Black Sea, Caucasus: U.S. Moves Missile Shield South And East
Since the surprise news from the White House and the Pentagon on September 17 that the United States was relinquishing plans to deploy ground-based interceptor missiles to Poland and a missile radar installation to the Czech Republic speculation has been rife on two scores.
First, was this move a sincere effort to "reset" relations with Russia, possibly part of a trade-off for Russian transit and logistical support for the American and NATO war in South Asia and for Moscow agreeing to tougher measures - sanctions at any rate - against Iran?
Deutsche Welle ran a feature shortly after U.S. President Barack Obama's and Defense Secretary Robert Gates' announcements on Thursday which included an interview with Dr. Karl-Heinz Kamp, the research director at the NATO Defense College in Rome, in which he described the seeming U.S. about-face as follows:
"This is not a withdrawal from the idea of missile defense...as the US
even has a law that obliges each president to pursue missile defense as long as the technical capabilities exist and the US can absorb the bearable costs." 
In expressing a suspicion that many of his readers must have shared concerning simultaneous American claims that Iranian missile capabilities were less and not more developed than reported earlier and that the nation yet represented a growing threat, Kamp added:
"This decision will be very hard for some to understand. On the one hand, you have the Obama administration saying that Iran is not as much of a threat as before, and therefore there is no need for the defense shield. On the other, the official White House line is that Iran is still actively pursuing its nuclear program and is not willing to abandon this....[T]he US hopes that by removing the shield, it can persuade Russia to take a stronger anti-Iran stance. But there are risks here. No one is sure that Russia will respond by supporting US pressure on Iran and secondly, whether Iran would take any notice even if it did." 
The conclusion one has to draw is the simple truth - that Iran never presented a threat of launching long-range missiles at the United States, Washington's rationale for the Polish and Czech deployments.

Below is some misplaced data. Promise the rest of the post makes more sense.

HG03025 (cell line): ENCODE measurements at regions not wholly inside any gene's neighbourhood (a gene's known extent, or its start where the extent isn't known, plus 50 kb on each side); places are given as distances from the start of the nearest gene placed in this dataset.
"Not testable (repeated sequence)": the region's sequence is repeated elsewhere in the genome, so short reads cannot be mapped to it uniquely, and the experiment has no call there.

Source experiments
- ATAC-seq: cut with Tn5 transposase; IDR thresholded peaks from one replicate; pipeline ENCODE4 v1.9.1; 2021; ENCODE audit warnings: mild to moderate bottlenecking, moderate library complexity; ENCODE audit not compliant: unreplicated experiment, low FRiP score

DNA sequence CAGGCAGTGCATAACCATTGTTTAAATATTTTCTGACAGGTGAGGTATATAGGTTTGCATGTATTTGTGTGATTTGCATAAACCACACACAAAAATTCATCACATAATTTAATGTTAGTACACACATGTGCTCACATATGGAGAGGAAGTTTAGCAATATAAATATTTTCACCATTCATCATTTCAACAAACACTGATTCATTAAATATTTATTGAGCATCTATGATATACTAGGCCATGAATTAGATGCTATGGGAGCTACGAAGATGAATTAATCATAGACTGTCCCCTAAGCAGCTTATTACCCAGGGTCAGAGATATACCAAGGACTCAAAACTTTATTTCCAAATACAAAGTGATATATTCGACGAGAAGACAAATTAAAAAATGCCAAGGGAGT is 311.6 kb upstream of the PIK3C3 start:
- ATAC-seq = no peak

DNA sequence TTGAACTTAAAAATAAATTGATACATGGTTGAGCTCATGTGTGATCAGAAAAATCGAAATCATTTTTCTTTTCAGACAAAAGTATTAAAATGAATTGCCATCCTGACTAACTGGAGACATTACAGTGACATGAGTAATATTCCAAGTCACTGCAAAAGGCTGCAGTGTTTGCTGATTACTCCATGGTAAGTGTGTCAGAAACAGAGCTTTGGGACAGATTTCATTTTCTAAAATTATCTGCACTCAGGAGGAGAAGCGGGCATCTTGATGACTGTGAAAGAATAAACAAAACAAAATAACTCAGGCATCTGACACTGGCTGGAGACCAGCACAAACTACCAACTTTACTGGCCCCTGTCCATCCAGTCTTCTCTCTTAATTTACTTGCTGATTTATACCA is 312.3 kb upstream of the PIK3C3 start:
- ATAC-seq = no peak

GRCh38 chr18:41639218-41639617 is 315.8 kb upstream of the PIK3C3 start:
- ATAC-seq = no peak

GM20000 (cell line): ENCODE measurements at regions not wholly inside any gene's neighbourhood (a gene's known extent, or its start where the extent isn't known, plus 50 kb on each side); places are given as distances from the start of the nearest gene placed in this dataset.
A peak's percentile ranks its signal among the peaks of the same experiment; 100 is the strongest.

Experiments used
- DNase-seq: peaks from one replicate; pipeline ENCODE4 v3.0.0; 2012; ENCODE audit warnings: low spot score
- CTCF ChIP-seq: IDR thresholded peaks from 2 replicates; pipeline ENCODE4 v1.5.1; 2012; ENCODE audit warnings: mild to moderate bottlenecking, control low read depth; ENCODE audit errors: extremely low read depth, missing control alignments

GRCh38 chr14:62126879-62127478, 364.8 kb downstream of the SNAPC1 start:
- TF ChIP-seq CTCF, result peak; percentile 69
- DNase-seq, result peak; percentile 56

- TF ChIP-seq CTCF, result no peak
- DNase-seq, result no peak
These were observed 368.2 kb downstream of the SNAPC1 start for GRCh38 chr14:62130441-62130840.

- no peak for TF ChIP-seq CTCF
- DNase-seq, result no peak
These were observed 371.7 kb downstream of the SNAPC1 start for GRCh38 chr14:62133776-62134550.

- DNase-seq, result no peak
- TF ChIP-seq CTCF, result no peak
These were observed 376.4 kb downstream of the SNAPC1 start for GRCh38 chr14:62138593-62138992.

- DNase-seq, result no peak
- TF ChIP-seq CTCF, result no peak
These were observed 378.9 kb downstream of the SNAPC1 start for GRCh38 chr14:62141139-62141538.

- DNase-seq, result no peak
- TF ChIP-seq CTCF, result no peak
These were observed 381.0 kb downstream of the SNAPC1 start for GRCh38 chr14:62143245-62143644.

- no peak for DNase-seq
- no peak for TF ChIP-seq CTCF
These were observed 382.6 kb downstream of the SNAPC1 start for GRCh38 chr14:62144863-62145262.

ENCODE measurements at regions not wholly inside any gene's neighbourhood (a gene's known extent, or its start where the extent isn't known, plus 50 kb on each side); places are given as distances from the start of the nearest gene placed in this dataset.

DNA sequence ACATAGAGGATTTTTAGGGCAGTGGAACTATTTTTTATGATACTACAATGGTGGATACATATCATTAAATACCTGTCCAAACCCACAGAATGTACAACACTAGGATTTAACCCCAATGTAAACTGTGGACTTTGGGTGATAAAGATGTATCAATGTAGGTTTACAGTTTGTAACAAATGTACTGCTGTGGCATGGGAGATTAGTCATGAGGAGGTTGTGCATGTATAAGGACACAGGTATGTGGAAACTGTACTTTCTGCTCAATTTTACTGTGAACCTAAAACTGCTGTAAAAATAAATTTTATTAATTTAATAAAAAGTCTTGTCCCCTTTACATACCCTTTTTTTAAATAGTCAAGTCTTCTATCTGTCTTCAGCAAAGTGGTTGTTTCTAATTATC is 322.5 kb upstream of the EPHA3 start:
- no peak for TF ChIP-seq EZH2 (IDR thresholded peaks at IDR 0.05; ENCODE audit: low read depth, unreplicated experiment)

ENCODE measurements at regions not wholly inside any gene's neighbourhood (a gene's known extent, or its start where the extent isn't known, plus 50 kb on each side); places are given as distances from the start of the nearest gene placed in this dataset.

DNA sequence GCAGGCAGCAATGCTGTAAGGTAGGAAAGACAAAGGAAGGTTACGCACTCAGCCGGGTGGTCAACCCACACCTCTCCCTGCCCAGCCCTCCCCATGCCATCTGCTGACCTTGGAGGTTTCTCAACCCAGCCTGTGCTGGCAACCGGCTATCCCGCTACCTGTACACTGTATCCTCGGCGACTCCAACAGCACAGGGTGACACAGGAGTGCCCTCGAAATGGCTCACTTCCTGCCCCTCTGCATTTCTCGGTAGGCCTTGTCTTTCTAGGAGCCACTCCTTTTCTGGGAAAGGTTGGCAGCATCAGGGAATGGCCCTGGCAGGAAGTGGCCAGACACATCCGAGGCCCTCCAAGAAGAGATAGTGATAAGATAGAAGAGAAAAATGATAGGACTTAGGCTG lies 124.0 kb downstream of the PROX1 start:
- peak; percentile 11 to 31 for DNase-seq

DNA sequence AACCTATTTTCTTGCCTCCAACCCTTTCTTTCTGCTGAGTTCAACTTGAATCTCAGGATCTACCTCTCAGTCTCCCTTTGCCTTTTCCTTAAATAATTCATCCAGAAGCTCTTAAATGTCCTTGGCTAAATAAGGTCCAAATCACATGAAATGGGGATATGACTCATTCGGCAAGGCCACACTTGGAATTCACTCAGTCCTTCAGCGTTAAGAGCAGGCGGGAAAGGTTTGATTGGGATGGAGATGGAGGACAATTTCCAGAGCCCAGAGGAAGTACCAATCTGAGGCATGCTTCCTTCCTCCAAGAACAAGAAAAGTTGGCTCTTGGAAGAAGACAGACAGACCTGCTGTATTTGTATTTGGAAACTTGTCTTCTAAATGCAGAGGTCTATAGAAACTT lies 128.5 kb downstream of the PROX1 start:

Yet President Obama began his statement on Thursday by endorsing George W. Bush's characterization of Iran as the very danger that supposedly necessitated the third position missile shield deployments in Poland and the Czech Republic negotiated by the Bush administration while he, Obama, went on to abrogate those very agreements.
The second question that began to surface after Obama's and Gates' comments was one to the effect of "And now what trick does Washington have up its sleeve?"
The first issue is the easier to contend with: Either the U.S. was compelled to - backhandedly - admit the falsity of its Iranian threat claim or it still intends to escalate pressure against Iran, including direct military measures.
The latter is closer to the truth and leads quickly to the second issue. What is Washington planning to do with the western flank of its global interceptor missile system?
Pentagon chief Gates immediately revealed part of the new picture in prefacing his comments with "Those who say we are scrapping missile defense in Europe are either misinformed or misrepresenting the reality of what we are doing." He then laid out a three-phase strategy which included:
1. Deploying advanced sensors and interceptor missiles in both northern and southern Europe. Gates didn't specify which nations would host them, but Scandinavian and Balkans states seem likely candidates. The stationing of missile surveillance facilities and interceptor missiles on both ends of the European continent would represent a qualitative escalation of his earlier plans for ten missiles in Poland and one X-band radar in the Czech Republic even if the missiles in question are of shorter range.
2. Enhanced use of Aegis class warships with SM-3 [Standard Missile-3] interceptor missiles which the U.S. Missile Defense Agency (MDA) has in recent months advanced considerably. Next month the MDA plans the first test of an SM-3 against a ballistic missile.
Reports are that the Pentagon is to begin the deployment of missile-killing warships in the Mediterranean and North Seas. The Norwegian, Barents, Baltic and Black Seas may not be far behind.